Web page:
By Dennis Rawe and Steve Thorpe
The Indigo Bunting is a small sparrow-sized songbird that is a common summer resident in our area. The male is a spectacular solid blue while the female is mostly brown. They
like shrubby areas, brushy woodland edges, hydro right-of-ways and weedy fields. Male Indigo Buntings sing loudly from the top of a shrub, telephone pole, or the tallest perch in the area. Their song is loud and bouncy with paired notes that are a bit like a goldfinch but more strident. One mnemonic is “fire; fire; where? where? here; here; see it? see it?
With their short but thick conical bill they can eat both animal and vegetable matter. On their wintering grounds in Mexico and Central America they eat seeds and some berries. During the breeding season here they change to high protein food and give insects and spiders to their young. The female builds the nest which contain 3 – 4 eggs and is usually located in a dense shrub less than a metre above the ground.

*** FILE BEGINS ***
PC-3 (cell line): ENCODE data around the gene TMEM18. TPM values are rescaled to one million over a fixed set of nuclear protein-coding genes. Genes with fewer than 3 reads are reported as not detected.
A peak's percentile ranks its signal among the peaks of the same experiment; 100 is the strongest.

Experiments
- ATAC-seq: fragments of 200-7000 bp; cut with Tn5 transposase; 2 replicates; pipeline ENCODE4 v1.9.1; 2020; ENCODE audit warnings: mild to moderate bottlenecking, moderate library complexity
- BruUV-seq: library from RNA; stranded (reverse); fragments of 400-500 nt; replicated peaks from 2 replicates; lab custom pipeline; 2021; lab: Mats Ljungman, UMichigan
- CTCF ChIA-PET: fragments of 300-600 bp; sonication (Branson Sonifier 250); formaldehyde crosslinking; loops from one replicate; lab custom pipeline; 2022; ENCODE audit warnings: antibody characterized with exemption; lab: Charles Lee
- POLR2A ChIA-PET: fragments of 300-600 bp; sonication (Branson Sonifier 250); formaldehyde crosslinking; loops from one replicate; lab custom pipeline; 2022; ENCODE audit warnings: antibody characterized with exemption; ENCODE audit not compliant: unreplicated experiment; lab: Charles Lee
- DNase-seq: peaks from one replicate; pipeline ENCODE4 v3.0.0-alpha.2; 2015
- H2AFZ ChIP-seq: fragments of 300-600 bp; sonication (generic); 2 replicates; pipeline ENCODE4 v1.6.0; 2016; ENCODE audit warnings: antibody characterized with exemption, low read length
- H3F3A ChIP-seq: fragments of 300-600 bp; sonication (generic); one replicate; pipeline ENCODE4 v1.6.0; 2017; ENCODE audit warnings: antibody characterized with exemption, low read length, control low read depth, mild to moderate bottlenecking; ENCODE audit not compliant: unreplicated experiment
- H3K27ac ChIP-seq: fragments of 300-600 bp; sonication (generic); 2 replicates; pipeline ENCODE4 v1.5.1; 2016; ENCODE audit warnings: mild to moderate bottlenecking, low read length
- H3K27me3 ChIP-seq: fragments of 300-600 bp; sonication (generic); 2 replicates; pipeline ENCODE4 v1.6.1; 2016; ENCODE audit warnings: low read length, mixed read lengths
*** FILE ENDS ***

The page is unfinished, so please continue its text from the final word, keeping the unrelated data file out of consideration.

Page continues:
Like Blue Jays and other blue birds, Indigo Buntings have no blue pigment. Their colour comes from microscopic structures in their feathers that refract and reflect light. In a similar way small particles in the air scatter sunlight to make the sky look blue.
Using eBird, a widely-used online database of bird observations, Indigo Buntings are regularly seen along the entire Avon Trail route. Look for Indigo Buntings in appropriate habitat from May to September.